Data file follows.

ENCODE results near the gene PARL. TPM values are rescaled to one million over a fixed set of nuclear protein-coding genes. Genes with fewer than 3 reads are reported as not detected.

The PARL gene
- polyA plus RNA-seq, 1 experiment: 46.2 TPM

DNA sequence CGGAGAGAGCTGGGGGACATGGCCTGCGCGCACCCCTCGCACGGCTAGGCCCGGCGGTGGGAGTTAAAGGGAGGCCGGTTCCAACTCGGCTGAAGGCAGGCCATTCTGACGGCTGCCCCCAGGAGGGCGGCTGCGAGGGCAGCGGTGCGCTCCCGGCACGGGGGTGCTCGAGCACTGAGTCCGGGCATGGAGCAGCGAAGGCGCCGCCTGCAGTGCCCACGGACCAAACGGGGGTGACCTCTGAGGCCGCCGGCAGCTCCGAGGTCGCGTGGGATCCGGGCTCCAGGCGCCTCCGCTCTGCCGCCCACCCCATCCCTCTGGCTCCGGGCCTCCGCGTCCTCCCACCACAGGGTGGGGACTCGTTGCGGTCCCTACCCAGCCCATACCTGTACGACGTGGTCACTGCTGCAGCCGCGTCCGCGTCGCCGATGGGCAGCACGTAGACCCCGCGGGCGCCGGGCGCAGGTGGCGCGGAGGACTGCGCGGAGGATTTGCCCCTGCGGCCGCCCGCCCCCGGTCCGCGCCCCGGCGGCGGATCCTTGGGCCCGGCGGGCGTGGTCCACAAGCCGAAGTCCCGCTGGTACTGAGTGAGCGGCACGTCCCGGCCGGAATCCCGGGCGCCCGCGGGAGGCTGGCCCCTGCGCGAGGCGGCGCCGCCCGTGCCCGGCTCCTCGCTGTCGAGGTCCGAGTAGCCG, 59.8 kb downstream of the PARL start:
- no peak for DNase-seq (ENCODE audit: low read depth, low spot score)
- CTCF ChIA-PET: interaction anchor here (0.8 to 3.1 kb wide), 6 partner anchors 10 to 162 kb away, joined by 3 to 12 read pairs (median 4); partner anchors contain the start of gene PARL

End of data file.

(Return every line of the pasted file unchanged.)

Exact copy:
ENCODE results near the gene PARL. TPM values are rescaled to one million over a fixed set of nuclear protein-coding genes. Genes with fewer than 3 reads are reported as not detected.

The PARL gene
- polyA plus RNA-seq, 1 experiment: 46.2 TPM

DNA sequence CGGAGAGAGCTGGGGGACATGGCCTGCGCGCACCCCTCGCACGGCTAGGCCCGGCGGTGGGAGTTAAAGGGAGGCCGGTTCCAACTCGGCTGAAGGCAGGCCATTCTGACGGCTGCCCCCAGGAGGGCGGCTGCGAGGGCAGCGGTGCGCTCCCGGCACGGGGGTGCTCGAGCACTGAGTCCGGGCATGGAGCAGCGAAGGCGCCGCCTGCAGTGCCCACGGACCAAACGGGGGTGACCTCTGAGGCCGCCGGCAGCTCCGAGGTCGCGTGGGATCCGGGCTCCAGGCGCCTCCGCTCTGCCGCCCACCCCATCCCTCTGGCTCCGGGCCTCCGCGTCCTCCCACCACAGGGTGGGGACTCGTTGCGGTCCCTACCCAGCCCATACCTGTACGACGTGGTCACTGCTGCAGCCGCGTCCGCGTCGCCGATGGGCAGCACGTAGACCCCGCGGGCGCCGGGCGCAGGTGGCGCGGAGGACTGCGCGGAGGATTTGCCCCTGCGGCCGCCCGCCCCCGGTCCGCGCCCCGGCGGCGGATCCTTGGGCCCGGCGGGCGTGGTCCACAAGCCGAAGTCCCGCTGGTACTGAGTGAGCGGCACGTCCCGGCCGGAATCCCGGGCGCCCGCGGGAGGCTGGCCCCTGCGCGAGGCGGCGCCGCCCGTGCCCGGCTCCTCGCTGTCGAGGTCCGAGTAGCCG, 59.8 kb downstream of the PARL start:
- no peak for DNase-seq (ENCODE audit: low read depth, low spot score)
- CTCF ChIA-PET: interaction anchor here (0.8 to 3.1 kb wide), 6 partner anchors 10 to 162 kb away, joined by 3 to 12 read pairs (median 4); partner anchors contain the start of gene PARL